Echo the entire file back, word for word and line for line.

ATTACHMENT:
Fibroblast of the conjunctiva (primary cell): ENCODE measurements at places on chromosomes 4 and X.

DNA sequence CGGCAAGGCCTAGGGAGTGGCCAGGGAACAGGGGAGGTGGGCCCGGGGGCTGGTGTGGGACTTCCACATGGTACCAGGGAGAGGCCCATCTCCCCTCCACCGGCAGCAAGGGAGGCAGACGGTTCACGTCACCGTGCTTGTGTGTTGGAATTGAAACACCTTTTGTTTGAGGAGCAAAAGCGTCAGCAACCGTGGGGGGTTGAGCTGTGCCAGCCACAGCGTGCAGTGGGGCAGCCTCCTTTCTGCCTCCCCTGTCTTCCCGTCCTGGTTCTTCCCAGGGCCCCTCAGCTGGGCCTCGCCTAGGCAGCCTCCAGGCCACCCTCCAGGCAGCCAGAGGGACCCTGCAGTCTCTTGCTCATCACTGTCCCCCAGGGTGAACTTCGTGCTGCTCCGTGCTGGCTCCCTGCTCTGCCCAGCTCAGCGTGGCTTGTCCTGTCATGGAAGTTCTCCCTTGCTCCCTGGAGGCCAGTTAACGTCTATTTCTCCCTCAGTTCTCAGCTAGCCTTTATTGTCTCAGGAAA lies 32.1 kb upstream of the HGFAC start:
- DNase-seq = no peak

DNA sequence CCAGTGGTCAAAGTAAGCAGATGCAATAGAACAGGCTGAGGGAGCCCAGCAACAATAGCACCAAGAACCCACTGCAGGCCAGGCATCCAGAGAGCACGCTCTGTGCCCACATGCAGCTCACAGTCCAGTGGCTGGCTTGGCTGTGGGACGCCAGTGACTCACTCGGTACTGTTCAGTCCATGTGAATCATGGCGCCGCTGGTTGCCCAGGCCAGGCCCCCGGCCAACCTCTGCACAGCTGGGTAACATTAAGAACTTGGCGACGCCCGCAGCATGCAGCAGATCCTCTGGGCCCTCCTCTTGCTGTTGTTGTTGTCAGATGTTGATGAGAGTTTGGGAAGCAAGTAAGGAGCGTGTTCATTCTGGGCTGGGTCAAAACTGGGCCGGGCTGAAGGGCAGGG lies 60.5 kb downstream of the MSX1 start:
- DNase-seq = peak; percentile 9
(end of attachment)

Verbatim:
Fibroblast of the conjunctiva (primary cell): ENCODE measurements at places on chromosomes 4 and X.

DNA sequence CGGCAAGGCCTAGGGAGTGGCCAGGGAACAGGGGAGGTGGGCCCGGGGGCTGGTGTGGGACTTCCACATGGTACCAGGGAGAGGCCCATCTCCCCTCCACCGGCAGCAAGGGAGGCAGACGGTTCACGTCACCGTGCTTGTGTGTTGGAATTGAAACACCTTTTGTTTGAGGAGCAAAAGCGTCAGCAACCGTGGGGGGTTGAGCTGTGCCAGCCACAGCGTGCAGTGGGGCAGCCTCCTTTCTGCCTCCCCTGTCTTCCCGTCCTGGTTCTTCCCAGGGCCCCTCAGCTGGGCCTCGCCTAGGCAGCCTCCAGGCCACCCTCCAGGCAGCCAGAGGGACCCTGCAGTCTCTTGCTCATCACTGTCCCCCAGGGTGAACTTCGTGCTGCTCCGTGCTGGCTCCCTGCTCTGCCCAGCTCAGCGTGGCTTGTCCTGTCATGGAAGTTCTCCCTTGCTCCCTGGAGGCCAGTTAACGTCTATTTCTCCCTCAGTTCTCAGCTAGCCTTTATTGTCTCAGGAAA lies 32.1 kb upstream of the HGFAC start:
- DNase-seq = no peak

DNA sequence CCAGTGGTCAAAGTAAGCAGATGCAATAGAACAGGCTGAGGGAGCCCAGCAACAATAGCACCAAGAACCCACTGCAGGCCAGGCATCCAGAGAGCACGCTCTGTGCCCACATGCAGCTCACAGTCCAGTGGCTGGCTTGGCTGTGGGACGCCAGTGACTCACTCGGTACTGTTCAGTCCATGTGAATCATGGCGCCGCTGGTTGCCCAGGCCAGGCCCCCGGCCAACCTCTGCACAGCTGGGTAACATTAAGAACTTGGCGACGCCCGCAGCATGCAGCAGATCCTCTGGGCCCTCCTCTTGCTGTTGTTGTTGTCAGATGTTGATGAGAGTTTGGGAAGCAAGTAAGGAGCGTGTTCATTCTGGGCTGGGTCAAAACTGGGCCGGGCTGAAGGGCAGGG lies 60.5 kb downstream of the MSX1 start:
- DNase-seq = peak; percentile 9